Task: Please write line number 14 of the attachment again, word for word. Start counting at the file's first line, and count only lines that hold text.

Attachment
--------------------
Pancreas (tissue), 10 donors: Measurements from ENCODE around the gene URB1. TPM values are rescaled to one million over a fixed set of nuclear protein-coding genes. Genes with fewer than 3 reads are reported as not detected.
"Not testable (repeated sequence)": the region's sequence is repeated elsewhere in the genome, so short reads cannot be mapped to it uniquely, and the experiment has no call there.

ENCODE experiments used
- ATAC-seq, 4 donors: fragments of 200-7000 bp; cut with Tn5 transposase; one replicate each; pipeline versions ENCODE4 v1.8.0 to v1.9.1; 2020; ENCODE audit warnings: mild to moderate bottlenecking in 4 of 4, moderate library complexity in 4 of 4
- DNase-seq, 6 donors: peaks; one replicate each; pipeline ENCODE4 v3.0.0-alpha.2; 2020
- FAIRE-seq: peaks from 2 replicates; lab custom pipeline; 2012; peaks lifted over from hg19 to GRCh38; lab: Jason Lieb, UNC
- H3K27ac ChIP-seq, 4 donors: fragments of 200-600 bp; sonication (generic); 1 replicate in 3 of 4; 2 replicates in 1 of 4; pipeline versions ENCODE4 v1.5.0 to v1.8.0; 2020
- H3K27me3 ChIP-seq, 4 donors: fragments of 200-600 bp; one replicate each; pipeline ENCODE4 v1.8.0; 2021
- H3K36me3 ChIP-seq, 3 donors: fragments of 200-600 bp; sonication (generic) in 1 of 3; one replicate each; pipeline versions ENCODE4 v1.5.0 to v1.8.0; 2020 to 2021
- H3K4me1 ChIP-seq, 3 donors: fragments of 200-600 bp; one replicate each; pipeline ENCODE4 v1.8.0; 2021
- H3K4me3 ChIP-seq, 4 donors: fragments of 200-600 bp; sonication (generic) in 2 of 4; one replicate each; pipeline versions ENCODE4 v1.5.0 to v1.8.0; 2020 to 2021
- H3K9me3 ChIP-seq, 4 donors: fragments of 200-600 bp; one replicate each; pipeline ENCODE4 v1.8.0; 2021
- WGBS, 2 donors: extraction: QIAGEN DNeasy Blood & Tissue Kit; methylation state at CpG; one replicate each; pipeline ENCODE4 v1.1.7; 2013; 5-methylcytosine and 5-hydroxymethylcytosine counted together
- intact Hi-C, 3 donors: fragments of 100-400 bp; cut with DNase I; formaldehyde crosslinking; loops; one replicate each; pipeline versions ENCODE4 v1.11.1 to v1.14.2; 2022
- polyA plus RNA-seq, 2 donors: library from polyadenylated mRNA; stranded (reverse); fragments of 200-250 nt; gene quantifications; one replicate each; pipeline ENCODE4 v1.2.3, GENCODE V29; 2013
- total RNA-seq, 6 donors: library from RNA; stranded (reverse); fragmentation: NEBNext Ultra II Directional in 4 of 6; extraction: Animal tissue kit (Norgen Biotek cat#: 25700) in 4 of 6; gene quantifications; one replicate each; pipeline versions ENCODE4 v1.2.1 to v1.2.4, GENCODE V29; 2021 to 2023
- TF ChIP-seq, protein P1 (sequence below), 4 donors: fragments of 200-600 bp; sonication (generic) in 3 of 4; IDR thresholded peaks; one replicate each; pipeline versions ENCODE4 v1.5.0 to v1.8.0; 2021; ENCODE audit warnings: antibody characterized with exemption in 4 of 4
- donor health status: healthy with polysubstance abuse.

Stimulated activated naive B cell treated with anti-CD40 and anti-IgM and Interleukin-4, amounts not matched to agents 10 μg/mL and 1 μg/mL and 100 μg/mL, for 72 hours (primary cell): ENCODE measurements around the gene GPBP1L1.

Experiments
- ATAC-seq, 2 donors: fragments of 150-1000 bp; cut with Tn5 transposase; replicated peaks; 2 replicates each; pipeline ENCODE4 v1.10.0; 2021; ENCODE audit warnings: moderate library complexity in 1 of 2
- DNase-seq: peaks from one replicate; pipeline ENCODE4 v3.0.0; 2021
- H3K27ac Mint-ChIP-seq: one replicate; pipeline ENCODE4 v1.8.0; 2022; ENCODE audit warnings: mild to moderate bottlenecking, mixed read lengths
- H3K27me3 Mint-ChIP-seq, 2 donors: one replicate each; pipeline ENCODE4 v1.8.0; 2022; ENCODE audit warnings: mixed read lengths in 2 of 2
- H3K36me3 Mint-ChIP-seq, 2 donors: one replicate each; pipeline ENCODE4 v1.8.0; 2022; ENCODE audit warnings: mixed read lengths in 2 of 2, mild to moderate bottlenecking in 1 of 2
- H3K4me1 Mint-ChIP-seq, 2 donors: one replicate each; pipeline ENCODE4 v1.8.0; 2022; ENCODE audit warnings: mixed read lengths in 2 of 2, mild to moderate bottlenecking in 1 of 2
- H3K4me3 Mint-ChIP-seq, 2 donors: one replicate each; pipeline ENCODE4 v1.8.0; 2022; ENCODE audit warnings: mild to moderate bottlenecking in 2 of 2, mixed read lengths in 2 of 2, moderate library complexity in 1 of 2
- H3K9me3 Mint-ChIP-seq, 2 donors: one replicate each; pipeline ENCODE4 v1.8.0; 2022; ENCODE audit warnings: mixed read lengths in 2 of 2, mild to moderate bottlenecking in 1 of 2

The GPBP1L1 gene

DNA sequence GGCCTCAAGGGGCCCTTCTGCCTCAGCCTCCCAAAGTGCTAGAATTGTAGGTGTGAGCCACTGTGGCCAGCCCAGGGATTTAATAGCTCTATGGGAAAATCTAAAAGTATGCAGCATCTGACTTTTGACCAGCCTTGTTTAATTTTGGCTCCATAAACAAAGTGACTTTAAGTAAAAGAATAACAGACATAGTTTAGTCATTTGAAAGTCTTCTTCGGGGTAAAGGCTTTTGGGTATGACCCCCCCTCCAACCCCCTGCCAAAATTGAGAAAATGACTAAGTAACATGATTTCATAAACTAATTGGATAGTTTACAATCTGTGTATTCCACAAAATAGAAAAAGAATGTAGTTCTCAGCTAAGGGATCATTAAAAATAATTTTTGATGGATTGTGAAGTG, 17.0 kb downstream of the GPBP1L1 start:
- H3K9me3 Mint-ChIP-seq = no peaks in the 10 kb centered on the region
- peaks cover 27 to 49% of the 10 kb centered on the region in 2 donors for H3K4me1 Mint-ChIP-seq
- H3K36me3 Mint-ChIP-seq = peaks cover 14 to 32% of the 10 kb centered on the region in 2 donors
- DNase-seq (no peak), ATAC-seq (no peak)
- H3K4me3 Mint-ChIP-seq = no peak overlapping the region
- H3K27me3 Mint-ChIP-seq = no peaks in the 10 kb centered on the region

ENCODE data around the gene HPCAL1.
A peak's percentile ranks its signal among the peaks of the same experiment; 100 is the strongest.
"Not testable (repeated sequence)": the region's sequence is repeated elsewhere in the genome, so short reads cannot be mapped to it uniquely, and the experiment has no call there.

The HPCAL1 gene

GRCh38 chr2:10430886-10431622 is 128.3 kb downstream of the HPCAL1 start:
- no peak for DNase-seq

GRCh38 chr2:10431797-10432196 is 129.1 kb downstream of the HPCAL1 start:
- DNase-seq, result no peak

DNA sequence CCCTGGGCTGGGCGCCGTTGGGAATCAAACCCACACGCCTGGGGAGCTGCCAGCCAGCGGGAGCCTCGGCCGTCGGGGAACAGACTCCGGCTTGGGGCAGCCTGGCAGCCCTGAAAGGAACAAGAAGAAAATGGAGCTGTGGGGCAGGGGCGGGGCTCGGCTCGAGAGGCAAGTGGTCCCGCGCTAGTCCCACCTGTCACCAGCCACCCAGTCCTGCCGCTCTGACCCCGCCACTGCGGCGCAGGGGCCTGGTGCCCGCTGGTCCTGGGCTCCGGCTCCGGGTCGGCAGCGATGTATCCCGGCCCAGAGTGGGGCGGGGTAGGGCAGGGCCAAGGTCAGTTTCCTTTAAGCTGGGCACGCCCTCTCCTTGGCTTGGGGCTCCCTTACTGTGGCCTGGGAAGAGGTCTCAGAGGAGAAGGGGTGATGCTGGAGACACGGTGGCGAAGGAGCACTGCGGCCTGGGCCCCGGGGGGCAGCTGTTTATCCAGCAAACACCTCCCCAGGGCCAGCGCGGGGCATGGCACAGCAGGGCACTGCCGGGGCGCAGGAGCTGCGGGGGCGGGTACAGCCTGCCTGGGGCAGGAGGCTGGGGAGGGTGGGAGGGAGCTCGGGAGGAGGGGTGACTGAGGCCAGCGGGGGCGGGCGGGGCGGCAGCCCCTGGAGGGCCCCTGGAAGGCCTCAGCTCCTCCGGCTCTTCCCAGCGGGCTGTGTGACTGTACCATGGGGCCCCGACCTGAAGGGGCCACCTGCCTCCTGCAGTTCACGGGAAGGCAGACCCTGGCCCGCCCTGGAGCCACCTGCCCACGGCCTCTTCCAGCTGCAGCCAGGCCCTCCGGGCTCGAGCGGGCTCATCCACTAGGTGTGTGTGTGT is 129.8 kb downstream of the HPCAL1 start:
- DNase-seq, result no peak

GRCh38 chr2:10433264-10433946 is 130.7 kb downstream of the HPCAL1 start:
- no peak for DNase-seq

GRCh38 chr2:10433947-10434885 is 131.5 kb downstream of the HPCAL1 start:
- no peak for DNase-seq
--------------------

- intact Hi-C, 3 donors: fragments of 100-400 bp; cut with DNase I; formaldehyde crosslinking; loops; one replicate each; pipeline versions ENCODE4 v1.11.1 to v1.14.2; 2022